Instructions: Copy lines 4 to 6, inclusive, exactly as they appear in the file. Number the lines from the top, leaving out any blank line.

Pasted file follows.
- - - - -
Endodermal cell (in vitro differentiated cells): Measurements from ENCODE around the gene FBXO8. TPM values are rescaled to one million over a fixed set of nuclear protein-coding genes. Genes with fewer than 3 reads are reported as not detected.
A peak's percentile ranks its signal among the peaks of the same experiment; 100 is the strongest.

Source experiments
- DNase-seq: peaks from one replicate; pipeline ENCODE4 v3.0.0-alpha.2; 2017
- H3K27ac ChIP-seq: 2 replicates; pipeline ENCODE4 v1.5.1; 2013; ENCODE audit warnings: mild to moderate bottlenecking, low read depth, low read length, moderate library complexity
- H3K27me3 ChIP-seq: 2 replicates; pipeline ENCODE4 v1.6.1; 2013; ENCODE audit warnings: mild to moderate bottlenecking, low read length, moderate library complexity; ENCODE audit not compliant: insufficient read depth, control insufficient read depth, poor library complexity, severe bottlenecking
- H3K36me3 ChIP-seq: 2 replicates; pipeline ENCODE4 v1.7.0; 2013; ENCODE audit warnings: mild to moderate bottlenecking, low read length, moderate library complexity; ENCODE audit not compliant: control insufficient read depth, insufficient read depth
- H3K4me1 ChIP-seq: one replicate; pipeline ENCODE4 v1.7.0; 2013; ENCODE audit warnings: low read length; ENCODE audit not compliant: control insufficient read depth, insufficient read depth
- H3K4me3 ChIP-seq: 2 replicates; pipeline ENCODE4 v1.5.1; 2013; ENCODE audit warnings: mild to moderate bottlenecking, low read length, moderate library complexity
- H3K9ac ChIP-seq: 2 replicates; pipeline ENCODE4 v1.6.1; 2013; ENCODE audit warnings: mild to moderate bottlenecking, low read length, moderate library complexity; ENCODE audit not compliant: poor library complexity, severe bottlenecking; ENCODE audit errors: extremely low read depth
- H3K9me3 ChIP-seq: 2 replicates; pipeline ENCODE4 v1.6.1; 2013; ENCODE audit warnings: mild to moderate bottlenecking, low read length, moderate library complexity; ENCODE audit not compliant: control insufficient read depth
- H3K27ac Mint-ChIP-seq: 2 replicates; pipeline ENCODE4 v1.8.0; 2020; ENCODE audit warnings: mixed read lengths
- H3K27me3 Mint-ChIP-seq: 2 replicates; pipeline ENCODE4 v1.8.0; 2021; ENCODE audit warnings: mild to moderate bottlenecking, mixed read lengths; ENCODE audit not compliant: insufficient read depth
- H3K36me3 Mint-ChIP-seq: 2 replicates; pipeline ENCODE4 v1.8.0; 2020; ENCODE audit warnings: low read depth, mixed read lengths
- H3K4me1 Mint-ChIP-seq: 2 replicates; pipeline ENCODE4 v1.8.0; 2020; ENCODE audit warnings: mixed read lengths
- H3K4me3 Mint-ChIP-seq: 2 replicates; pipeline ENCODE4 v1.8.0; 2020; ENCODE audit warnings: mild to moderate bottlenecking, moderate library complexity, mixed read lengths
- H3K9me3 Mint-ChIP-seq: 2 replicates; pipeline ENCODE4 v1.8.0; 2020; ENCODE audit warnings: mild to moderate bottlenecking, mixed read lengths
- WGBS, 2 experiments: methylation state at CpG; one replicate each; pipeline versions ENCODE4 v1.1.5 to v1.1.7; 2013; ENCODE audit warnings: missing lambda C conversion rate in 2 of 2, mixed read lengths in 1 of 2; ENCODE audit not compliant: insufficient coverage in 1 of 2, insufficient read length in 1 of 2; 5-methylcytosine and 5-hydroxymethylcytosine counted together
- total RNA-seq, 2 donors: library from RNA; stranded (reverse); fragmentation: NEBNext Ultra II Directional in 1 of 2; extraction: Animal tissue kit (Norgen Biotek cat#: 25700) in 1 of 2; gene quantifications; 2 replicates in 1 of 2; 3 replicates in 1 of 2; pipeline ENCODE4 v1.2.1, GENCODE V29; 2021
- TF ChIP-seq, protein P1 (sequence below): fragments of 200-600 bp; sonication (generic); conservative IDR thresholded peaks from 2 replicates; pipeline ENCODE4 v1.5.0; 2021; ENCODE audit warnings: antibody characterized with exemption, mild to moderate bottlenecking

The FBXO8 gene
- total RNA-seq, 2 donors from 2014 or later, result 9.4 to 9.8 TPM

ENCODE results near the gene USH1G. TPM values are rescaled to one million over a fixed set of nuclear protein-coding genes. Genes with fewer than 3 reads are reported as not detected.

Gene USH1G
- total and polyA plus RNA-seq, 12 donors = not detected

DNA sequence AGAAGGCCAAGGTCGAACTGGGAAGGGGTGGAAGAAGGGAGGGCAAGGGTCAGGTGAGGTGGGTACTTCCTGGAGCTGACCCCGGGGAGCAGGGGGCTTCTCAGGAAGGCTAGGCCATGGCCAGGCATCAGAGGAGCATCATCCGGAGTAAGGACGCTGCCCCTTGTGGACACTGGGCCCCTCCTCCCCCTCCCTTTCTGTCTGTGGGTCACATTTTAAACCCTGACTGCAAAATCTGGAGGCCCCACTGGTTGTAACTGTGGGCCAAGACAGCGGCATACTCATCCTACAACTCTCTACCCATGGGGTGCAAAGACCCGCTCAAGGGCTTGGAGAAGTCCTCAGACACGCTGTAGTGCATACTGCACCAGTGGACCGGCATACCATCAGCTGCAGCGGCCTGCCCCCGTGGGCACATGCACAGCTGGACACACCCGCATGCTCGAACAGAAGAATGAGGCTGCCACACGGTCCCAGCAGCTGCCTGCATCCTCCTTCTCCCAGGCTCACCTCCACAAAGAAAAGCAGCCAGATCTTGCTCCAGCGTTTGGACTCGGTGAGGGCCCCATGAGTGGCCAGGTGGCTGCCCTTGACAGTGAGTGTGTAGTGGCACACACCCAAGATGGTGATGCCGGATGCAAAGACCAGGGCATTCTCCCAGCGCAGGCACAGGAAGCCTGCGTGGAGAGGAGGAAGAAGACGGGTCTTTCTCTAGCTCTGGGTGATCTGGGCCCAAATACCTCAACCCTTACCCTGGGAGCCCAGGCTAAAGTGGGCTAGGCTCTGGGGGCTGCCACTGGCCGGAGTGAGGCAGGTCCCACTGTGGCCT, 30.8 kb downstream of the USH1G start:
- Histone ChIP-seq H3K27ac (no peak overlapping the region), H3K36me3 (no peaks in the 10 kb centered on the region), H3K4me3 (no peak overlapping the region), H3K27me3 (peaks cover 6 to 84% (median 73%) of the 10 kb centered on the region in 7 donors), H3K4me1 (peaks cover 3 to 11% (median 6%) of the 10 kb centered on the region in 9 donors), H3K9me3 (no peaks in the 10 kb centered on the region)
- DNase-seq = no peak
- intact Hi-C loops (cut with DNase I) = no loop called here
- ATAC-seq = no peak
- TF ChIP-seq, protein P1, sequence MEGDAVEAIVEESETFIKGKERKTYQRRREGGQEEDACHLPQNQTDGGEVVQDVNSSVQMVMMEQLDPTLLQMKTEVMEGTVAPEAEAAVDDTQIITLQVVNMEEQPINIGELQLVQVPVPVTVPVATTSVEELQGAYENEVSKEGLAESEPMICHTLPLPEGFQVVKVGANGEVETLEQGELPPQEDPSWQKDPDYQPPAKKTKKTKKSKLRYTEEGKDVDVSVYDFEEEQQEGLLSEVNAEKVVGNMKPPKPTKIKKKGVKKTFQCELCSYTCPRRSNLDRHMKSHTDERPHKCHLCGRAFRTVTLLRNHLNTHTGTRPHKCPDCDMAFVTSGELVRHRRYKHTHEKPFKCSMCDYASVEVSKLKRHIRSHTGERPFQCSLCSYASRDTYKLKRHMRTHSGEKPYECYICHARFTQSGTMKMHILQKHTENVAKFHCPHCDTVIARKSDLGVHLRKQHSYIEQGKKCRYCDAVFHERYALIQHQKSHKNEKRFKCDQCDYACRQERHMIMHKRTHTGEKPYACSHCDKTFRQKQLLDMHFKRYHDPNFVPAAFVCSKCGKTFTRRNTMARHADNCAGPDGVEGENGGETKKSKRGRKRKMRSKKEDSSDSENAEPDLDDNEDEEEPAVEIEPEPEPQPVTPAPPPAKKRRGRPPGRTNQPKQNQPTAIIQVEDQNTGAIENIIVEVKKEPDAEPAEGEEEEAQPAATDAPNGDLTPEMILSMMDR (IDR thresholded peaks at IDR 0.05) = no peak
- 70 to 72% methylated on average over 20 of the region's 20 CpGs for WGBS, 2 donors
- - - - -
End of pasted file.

- DNase-seq: peaks from one replicate; pipeline ENCODE4 v3.0.0-alpha.2; 2017
- H3K27ac ChIP-seq: 2 replicates; pipeline ENCODE4 v1.5.1; 2013; ENCODE audit warnings: mild to moderate bottlenecking, low read depth, low read length, moderate library complexity
- H3K27me3 ChIP-seq: 2 replicates; pipeline ENCODE4 v1.6.1; 2013; ENCODE audit warnings: mild to moderate bottlenecking, low read length, moderate library complexity; ENCODE audit not compliant: insufficient read depth, control insufficient read depth, poor library complexity, severe bottlenecking